Tax Benefits to Unitholders The flow-through nature of Canadian income trusts provides significant tax benefits to taxexempt investors and non-resident investors. Historically, income trusts also provided significant tax benefits to Canadian taxable investors, as income that is earned through a public corporation has until recently been taxed at materially higher rates than income earned directly by individuals. In part as an initial response to the income trust phenomenon, in 2006 dividend tax rates on "eligible dividends" were lowered which effectively eliminated the tax benefit of income trusts for Canadian taxable investors.

Income trusts provide tax-exempt investors with a much higher net return relative to corporations by eliminating corporate level tax (generally at a rate of 32%). Similarly, nonresidents of Canada generally pay withholding tax at a rate of 15% on income trust distributions, instead of combined Canadian income and non-resident withholding tax of approximately 47% on income earned through dividend-paying corporations. As a result, for every $100 of income earned by an income trust, a tax-exempt investor would net $100 and a non-resident investor would generally net $85, compared to approximately $68 and $58, respectively, for every $100 earned by a public corporation taxable in Ontario.

This tax efficiency requires that the income trust distribute its income on an on-going basis, resulting in a different investment profile than a typical common share investment. As a result, the popularity of income trusts is likely at least partially attributable to the fact that Canada does not have a developed high-yield debt market.

The Rise of Income Trusts

The first income trusts were royalty trusts which date back to 1986. The REIT emerged in the early 1990s, enabling institutional and retail investors to invest in substantial pools of real estate assets on a tax-efficient basis. Business income trusts developed during this period but did not attract much attention until around 2001 when they began to gain momentum as tax-efficient yield investments in an environment of declining interest rates. The tax-efficient distributions of income trusts allowed unitholders to pay a premium to purchase income trust units when compared to shares of corporations, particularly in the low interest rate environment.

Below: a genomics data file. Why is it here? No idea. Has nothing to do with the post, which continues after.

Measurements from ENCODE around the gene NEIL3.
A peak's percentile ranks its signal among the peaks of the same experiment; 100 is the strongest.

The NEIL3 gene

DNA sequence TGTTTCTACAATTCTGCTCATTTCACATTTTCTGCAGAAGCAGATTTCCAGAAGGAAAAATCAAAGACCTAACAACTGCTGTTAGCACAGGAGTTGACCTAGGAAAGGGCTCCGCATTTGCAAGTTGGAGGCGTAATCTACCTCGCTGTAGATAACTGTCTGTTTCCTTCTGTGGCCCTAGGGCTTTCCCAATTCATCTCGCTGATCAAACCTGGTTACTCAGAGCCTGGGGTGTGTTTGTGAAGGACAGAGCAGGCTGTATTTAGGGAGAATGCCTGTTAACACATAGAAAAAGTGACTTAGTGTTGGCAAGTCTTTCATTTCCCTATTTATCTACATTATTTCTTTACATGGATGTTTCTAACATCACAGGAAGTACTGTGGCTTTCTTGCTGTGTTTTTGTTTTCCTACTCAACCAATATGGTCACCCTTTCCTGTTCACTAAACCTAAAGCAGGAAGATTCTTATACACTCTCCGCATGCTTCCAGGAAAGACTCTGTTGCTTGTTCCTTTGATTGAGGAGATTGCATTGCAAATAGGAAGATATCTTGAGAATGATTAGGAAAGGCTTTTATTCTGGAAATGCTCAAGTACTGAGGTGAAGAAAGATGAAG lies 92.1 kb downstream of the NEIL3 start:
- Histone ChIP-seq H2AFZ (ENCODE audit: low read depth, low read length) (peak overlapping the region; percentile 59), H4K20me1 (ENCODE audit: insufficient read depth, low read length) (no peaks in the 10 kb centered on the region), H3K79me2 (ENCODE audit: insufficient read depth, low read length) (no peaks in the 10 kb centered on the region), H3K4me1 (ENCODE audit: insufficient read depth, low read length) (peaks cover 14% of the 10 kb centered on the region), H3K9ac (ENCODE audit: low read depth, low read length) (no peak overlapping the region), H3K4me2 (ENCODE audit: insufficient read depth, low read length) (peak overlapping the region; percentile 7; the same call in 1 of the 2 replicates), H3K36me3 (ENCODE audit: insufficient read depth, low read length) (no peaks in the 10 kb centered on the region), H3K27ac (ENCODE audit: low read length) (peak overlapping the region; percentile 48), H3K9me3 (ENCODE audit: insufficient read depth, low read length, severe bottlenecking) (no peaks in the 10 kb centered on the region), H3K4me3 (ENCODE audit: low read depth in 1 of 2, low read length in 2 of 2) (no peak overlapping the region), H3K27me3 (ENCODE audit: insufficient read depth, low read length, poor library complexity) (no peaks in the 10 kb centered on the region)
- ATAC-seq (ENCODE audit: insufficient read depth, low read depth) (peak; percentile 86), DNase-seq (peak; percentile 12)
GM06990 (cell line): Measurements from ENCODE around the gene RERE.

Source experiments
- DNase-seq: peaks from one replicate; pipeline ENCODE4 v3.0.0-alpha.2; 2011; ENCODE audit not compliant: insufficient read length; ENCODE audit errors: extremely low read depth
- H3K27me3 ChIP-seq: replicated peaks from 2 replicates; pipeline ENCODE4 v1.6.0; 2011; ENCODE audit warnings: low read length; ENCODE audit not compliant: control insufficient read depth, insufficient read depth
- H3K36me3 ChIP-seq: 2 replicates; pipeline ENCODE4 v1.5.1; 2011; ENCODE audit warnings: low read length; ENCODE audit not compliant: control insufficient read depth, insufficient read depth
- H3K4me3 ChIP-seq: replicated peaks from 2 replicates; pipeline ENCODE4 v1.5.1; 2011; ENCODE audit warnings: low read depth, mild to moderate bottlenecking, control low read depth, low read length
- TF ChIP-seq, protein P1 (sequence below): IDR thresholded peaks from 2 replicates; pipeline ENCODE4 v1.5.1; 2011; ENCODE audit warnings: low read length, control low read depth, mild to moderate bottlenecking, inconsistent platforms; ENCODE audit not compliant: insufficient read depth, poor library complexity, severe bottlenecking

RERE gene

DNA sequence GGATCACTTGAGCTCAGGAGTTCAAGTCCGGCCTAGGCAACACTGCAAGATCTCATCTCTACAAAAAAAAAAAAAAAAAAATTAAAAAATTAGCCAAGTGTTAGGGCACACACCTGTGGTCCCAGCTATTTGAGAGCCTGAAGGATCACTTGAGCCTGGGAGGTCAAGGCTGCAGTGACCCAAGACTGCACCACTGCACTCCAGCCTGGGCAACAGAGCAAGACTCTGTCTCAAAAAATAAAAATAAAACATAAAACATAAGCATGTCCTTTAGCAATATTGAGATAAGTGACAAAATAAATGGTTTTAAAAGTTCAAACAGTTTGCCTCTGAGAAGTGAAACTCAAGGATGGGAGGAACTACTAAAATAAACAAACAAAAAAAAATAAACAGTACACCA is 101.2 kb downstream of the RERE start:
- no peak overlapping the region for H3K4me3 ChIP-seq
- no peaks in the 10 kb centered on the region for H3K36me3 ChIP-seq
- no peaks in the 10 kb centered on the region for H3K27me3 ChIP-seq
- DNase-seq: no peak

At the beginning of 2001 there were 70 income trusts with an aggregate market capitalization of approximately $14 billion. Although the stock market as a whole was going through tough times in 2001 and 2002, the income trust market was booming. In 2002 the initial public offerings of income trusts accounted for 94% (in terms of value) of all initial public offerings on the Toronto Stock Exchange. By the end of 2003 there were a total of 123 income trusts with an aggregate market capitalization of $74 billion. The momentum of income trusts continued to accelerate after 2003 and by October 31, 2006 there were a total of 245 income trusts with an aggregate market capitalization of $210 billion. From the initial focus on level yield income plays, the income trust market had expanded to virtually all types of businesses.

The Perceived Tax Leakage

As the number and scope of income trust conversions increased, the Canadian government became more and more concerned with the tax leakage it perceived from businesses adopting a flow-through trust structure. In September of 2005, the Minister of Finance estimated the federal tax leakage for 2004 at $300 million. In September of 2006, a University of Toronto Professor estimated that the combined federal and provincial tax leakage of businesses utilizing the income trust structure was $700 million annually and, after the completion of the publicly announced proposed trust conversions as of that date, the combined federal and provincial tax leakage would be $1.1 billion annually.

The Canadian Government's Response

For a number of years, the Department of Finance was unsure how to respond to the perceived revenue losses or how to curtail the growing trend of corporations converting to income trusts. In November 2005, they substantially reduced the tax rate on eligible dividends received by Canadian resident individuals from corporations. In the words of the Minister of Finance, this was intended "to make the total tax on dividends received from large Canadian corporations more comparable to the tax paid on distributions of income trusts, and to eliminate the "double taxation" of dividends at the federal level".